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Ruzic was a 21 year old woman from Belgrade, Yugoslavia. A street thug approached her while she was walking her dog in Belgrade and threatened to kill her mother if Ruzic did not do as he asked. He knew everything about her, although she didn't know who he was. She was provided with a false Austrian passport and had three packages of heroin strapped to her body and was told to fly to Toronto and deliver the heroin to a restaurant. She was arrested upon arriving in Canada and was charged with possession of a false passport and importing narcotics. At trial she successfully challenged the constitutionality of s.17 of the Code and raised the common law defence of duress and was acquitted. The Crown's appeal was dismissed.


  1. Do the immediacy and presence requirements of s.17 of the Criminal Code infringe s.7 of the Charter?
  2. Does the common law defence of duress require immediacy and/or presence?


Appeal dismissed.


LeBel, writing for a unanimous court, holds that as Ruzic is the primary actor s.17 does apply to her. However, she has a problem because the person who made the threats is halfway around the world. She argues that the requirement that the threat be immediate and present is too limited and that it violates s.7 of the Charter. She argues that she is still acting involuntarily despite the fact that the person making the threat is so far away. The court accepts this, and says that moral voluntariness is a principle of fundamental justice protected under s.7; it is required for criminal liability. The court therefore states that s.17 is unconstitutional in part because of this violation, but they do not specifically address which parts are unconstitutional.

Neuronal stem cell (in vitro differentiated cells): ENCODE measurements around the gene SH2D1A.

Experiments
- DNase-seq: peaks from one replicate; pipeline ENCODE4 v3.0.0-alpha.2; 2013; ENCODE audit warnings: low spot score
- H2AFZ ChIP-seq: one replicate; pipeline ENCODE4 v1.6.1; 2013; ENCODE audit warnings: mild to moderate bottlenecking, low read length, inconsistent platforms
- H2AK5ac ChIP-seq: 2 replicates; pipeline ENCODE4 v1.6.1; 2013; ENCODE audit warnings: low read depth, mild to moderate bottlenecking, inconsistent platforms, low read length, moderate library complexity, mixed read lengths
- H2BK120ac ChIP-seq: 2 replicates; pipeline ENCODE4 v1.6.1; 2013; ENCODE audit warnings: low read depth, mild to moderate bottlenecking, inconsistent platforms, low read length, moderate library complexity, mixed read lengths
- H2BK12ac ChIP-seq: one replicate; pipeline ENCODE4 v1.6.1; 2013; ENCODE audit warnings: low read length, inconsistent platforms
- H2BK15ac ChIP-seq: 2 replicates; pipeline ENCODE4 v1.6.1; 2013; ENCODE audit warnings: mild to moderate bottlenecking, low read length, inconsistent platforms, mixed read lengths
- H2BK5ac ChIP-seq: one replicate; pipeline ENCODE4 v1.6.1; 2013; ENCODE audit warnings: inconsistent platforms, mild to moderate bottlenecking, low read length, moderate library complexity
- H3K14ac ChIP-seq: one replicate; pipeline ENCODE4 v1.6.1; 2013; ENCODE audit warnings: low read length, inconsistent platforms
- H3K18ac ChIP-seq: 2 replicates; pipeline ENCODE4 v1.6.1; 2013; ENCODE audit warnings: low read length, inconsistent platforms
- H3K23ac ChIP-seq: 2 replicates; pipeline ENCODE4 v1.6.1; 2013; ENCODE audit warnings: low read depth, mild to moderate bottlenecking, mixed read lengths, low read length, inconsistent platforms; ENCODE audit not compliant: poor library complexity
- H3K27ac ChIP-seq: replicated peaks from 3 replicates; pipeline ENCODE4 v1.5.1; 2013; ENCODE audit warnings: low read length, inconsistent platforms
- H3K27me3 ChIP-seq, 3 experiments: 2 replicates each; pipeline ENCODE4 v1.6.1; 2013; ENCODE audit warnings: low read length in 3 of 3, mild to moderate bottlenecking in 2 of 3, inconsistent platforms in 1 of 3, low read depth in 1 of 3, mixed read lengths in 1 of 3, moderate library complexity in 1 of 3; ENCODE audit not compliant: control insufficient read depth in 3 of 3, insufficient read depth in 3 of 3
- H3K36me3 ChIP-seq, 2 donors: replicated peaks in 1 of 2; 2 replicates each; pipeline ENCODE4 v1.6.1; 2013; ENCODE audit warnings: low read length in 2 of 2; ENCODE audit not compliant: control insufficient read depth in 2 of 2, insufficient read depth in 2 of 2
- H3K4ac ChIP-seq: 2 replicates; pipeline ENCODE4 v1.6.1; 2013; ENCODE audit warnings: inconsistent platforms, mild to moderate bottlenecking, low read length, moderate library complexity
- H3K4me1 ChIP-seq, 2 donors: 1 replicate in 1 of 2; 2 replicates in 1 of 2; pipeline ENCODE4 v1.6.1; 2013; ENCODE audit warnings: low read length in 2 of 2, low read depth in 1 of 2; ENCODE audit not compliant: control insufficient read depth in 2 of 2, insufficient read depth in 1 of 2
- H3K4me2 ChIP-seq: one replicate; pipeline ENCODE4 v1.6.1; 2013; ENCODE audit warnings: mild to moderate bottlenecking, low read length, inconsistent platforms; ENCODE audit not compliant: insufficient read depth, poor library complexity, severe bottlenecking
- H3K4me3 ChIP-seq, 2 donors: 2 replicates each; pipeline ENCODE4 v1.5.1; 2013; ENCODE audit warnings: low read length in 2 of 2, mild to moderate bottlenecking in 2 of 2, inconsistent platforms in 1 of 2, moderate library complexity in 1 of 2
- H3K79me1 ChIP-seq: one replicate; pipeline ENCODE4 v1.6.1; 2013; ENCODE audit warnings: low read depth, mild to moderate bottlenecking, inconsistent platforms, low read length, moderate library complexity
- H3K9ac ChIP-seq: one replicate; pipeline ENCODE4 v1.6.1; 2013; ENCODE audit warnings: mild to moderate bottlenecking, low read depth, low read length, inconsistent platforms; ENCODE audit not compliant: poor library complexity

LeBel then lays out the common law rules for duress, which state that the threat only has to be made to yourself or someone else (not included in s.17). It does not talk about the threat needing to be immediate. It also requires no easy route of legal escape but does require a close temporal connection between the threat and the harm. They say that she meets these requirements, despite the fact that it seems like she had lots of ways out, and the appeal is dismissed.


  • The immediacy and presence requirements of s.17 are unconstitutional, however it is unclear what parts, if any, of s.17 remain constitutional.
  • The common law rules for duress do not have an immediacy requirement but they require a close temporal connection between the threat and the harm.